Driving to the Alps

driving to the alps

Longecourt-en-Plaine, France


driving to the alps and what to expect

Driving to the Alps offers excellent benefits for those willing to take on the journey.

You can travel at your own pace, enjoy the freedom of travelling without those pesky restrictive baggage weight allowances and also avoid lengthy and stressful waits at the airport.

Driving to the Alps is also a lovely way to make your skiing or summer trip into a two-part holiday with an overnight stopover near Dijon to break up the long journey. Our Alpine destination is the Swiss mountain town of Verbier, around 11 hours from London.

This trip I have done many times in the past. Going out with skis or back from a season there. I have done it all in one day, and sometimes I break it up with an overnight stay in Dijon. I met Kate, a good friend in London at 7.00am we were taking her car “Percy” she calls it. After packing everything into the car, just!

First, stop Folkestone for the Eurotunnel. You can either take the ferry which is slightly cheaper and goes from Dover but takes quite a bit longer or the Eurotunnel which is very quick and easy. If you have a long trip ahead, I always advise the Eurotunnel.

Getting into Calais is easy, but now you are driving on the wrong side of the road, the currency is Euros not pounds, and you have lost an hour with the clocks going forward.


driving to the alps
Our host going to pick the vegetables

Into France

The stretch from Calais to Dijon is around 550 km and just over 5hours driving. What we wanted to do was to stop in Reims for Lunch.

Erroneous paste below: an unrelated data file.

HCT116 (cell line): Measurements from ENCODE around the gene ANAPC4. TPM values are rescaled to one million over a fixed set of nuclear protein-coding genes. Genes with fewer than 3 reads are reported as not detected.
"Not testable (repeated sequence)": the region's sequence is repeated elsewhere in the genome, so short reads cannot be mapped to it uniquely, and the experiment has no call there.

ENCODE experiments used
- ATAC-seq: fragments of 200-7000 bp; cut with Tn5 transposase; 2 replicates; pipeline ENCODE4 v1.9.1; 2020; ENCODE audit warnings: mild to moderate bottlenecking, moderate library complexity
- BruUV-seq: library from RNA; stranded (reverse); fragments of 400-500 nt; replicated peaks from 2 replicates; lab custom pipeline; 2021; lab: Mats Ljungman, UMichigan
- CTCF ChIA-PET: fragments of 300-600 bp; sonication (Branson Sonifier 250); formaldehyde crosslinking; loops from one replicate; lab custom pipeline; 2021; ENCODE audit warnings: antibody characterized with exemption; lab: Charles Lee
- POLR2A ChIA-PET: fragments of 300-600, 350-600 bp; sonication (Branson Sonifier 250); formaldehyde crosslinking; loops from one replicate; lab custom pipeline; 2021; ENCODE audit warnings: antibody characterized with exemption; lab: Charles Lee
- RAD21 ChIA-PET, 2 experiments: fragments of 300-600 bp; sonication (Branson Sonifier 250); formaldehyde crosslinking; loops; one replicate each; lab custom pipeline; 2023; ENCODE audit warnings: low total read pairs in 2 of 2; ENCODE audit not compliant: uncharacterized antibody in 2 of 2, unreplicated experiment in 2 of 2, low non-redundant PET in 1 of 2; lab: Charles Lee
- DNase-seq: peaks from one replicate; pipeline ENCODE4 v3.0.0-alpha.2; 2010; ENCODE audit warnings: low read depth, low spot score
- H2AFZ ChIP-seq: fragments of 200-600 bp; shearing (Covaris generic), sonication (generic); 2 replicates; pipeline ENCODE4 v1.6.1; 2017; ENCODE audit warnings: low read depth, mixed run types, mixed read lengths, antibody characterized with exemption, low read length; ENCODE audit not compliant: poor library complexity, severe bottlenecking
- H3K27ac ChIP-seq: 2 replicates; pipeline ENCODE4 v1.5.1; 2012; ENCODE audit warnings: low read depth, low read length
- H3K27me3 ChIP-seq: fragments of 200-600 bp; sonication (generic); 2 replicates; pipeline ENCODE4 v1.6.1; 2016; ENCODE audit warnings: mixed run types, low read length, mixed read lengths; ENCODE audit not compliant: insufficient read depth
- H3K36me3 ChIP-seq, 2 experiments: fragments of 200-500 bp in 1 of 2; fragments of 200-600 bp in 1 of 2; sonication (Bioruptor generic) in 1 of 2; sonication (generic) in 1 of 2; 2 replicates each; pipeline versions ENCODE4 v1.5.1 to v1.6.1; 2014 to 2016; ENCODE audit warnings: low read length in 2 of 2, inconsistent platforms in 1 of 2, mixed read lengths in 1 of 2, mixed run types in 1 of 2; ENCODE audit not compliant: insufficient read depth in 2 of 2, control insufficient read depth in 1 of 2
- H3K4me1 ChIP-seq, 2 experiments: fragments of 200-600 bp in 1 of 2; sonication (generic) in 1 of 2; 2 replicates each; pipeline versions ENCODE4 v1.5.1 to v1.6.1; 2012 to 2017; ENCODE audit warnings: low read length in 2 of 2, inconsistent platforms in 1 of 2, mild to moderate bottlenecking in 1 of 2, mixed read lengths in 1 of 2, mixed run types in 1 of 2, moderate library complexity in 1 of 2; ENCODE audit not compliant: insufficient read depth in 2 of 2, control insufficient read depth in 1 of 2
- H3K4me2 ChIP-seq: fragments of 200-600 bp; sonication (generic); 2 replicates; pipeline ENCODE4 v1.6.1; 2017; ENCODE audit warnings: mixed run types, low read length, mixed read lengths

A great spot is Brasserie Le Jardin although a little pricey, we tried to eat at Le Petit Basque however it closes at 2 pm along with most restaurants, so we had to settle for some fast-food chicken and chips, not the best. So make sure you are into Reims around 1 pm to have a good lunch in the champagne region.

Onto Dijon, the motorways in France are excellent and with very little traffic because of the tolls. Tolls are expensive but worth it on a long trip.

There are a load of places to stay around Dijon. We went with Château Longecourt “La Tour” Suite just outside Dijon in Longecourt-en-Plaine with our super host Roland from Airbnb.

The rooms are authentic with period furniture, and a moat surrounds the castle. It is an incredible place, and unlike any other place, I have stayed in before, a feature of the place in the ballroom which looks like something from Buckingham Palace.

Chateau Longecourt

One drawback of Chateau Longecourt is you have to drive out to have dinner there is a place 5km down the road called Cafe de Place, which does good food at an affordable rate.

One thing about staying in Chateau Longecourt is the silence around the place, living in a city for the past three months, falling asleep to the sound of nature outside was a welcome addition.

In the morning was a quick run around the grounds before a simple french breakfast with Roland’s homemade spreads.